In contrast to the above, if a model has too high a value of critical film thickness, it will experience an uplift over far too wide a range of surfaces, those at the rougher end may well in practice be relatively safe for pedestrians. It is therefore important that the critical film thickness of the model or test machine matches reasonably closely that of a slipping pedestrian.
One embodiment of the present invention will now be described, by way of example only, with reference to the accompanying figures, of which:
As shown in
The apparatus in accordance with the invention additionally comprises a ramp, indicated generally as 15, the ramp 15 comprising an inclined portion 16 having a length L of 900 mm and a leg 17 arranged such that the front face of stop 18 intersects the incline at a height ‘H’ of 200 mm. The ramp 15 is hinged by hinges 19 and 20 such that the incline 16 may be folded in half and the leg 17 folded flush with the incline to assist transportation.
The front wheels 3 and 6 of the trolley 1 are linked together on a common axle (not shown) such as to maintain directional stability of the trolley. A sensor on the axle (not shown) additionally provides information to the electronic module 8 relating to the distance travelled.
In operation, the ramp is erected as shown in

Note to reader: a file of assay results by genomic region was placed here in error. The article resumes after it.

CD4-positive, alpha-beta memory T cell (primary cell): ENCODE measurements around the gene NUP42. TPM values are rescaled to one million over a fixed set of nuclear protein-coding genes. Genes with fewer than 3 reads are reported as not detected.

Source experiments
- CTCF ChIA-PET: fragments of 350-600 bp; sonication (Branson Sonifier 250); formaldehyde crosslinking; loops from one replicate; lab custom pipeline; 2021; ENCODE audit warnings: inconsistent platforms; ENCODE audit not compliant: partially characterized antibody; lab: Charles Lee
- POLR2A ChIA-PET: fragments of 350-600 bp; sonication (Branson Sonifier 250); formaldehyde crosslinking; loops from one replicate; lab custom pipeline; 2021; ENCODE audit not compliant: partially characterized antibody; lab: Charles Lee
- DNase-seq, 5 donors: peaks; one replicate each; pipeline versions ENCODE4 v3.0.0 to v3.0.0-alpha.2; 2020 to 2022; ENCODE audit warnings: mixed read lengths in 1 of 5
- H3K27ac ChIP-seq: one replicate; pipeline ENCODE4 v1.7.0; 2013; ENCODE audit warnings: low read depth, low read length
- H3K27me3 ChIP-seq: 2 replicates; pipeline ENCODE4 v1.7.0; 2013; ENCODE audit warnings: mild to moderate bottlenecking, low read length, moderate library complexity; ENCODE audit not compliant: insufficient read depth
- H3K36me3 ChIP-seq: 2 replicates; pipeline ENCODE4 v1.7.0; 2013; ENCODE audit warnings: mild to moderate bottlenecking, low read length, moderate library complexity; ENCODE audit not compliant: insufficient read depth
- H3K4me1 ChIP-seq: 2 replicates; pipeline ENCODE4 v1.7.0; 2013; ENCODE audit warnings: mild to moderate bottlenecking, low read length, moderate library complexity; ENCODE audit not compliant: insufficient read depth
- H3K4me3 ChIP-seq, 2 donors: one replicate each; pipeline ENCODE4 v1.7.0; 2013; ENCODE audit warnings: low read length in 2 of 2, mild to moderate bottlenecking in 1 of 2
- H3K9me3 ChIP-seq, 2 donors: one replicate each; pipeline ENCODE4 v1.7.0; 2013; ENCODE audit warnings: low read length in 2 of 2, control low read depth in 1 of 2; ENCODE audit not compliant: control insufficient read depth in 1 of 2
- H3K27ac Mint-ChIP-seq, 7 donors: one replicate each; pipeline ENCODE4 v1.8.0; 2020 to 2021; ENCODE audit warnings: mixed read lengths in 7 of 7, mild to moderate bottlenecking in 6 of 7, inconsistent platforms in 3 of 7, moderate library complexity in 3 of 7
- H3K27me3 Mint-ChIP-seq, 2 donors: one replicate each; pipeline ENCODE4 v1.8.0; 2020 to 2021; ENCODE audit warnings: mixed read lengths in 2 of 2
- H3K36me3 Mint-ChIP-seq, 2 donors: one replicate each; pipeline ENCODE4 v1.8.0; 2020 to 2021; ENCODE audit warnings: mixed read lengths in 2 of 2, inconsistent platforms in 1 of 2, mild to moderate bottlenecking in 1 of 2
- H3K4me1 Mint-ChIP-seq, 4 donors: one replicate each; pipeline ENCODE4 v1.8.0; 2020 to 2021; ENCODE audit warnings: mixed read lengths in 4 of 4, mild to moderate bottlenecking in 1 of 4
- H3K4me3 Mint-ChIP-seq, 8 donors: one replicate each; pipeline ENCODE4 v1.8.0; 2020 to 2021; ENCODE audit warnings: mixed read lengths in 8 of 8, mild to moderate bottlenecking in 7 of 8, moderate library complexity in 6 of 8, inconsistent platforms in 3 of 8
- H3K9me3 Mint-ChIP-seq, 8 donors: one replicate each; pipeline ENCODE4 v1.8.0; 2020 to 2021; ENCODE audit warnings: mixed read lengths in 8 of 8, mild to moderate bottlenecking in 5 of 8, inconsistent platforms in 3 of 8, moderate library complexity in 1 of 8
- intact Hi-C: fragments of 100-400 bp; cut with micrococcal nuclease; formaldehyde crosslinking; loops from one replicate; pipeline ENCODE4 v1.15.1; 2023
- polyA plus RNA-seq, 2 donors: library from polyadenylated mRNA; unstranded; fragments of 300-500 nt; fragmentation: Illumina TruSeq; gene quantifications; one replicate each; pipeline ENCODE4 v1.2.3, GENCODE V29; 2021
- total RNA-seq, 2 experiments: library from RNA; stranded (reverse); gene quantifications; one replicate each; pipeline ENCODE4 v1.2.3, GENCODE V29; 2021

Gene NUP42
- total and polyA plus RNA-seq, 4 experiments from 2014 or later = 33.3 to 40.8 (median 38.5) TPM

The trolley is released from its starting point, and free wheels on wheels 3 to 6 to the bottom of the ramp. During the decent of the ramp, the slider 12 is supported by the rear wheels 5 running on the rails of the incline 16. The mass of the trolley is 5 kg and the trolley reaches a velocity of 2 m/sec. This commences the test run as the slider comes into contact with ground.
During the test run the trolley travels until its kinetic energy is depleted, with the primary deceleration force resulting from the slider 14 being in contact with the surface 22 for which the coefficient of friction is to be determined. The electronic module indicates the total distance travelled from the top of the ramp to when the trolley comes to rest; the corresponding coefficient of friction for the test surface is identified from the graph shown in
where s=distance to come to rest
The mass of the slider, initially velocity, surface area and friction properties of the slider 12 are selected such that the average critical film thickness on a wet surface is in the range of 1.9 to 2.1 μm.
In a practical example, the critical film thickness
using N, m, sec units
One embodiment of the invention has been described above, however various alternative embodiments and modifications will be apparent to one skilled in the art, which are within the scope of the appended claims.
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|Aug 17, 2006||AS||Assignment|
Owner name: SLIPALERT LLP, UNITED KINGDOM
Free format text: ASSIGNMENT OF ASSIGNORS INTEREST;ASSIGNOR:BAILEY, MALCOLM;REEL/FRAME:018133/0390
Effective date: 20051207
|Feb 2, 2013||FPAY||Fee payment|
Year of fee payment: 4